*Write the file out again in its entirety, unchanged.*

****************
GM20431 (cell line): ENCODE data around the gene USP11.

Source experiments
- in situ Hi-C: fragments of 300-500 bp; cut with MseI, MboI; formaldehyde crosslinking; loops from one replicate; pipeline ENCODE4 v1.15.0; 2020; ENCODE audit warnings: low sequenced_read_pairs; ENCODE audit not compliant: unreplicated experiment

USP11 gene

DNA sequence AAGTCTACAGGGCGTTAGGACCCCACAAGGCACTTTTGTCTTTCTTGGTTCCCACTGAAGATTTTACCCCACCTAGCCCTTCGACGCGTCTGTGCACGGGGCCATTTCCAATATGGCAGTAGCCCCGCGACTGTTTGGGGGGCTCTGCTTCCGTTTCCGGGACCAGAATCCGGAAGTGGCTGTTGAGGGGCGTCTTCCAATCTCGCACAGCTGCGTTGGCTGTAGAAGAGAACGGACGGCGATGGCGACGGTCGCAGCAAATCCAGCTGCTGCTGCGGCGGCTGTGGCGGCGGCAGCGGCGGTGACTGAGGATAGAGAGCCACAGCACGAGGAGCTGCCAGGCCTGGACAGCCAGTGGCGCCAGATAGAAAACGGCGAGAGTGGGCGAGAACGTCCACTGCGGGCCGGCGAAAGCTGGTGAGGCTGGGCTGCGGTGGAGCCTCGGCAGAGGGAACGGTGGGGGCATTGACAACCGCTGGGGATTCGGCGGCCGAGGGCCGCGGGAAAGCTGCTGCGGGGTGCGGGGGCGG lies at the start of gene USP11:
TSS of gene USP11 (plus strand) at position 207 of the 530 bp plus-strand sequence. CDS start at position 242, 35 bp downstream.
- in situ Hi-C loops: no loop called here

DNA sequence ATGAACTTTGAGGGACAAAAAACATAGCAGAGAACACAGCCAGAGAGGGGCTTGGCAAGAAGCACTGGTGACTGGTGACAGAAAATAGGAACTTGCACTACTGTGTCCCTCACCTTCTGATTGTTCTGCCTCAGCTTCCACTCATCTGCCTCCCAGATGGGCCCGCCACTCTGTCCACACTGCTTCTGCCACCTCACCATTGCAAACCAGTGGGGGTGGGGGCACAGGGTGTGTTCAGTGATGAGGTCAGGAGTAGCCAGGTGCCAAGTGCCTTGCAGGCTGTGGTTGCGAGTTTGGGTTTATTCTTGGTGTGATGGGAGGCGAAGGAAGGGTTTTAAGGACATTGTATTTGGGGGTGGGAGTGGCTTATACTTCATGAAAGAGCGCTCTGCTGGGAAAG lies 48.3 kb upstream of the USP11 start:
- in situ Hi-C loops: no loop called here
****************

GM20431 (cell line): ENCODE data around the gene USP11.

Source experiments
- in situ Hi-C: fragments of 300-500 bp; cut with MseI, MboI; formaldehyde crosslinking; loops from one replicate; pipeline ENCODE4 v1.15.0; 2020; ENCODE audit warnings: low sequenced_read_pairs; ENCODE audit not compliant: unreplicated experiment

USP11 gene

DNA sequence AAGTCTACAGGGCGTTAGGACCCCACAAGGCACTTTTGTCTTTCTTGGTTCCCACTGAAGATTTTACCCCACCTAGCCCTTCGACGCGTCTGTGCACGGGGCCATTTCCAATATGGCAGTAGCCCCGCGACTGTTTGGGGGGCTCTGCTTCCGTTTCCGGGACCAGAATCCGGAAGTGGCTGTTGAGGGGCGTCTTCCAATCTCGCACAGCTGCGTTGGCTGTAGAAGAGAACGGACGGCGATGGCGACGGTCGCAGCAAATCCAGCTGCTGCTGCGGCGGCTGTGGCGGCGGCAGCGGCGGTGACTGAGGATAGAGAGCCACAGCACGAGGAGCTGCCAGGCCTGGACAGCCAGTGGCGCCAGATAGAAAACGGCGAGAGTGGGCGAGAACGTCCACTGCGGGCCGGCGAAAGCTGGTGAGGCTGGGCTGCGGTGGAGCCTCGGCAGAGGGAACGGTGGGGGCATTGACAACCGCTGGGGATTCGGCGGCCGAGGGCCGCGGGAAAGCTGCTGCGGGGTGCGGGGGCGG lies at the start of gene USP11:
TSS of gene USP11 (plus strand) at position 207 of the 530 bp plus-strand sequence. CDS start at position 242, 35 bp downstream.
- in situ Hi-C loops: no loop called here

DNA sequence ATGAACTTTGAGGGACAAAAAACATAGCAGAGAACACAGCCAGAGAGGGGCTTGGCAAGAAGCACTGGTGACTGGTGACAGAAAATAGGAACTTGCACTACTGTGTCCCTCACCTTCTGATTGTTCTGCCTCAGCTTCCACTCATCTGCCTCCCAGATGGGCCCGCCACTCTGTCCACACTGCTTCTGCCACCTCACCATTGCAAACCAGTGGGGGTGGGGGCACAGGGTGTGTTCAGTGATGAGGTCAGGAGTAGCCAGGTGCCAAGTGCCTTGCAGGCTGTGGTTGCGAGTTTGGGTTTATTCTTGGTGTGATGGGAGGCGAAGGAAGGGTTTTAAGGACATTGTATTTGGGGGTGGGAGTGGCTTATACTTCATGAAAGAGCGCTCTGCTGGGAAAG lies 48.3 kb upstream of the USP11 start:
- in situ Hi-C loops: no loop called here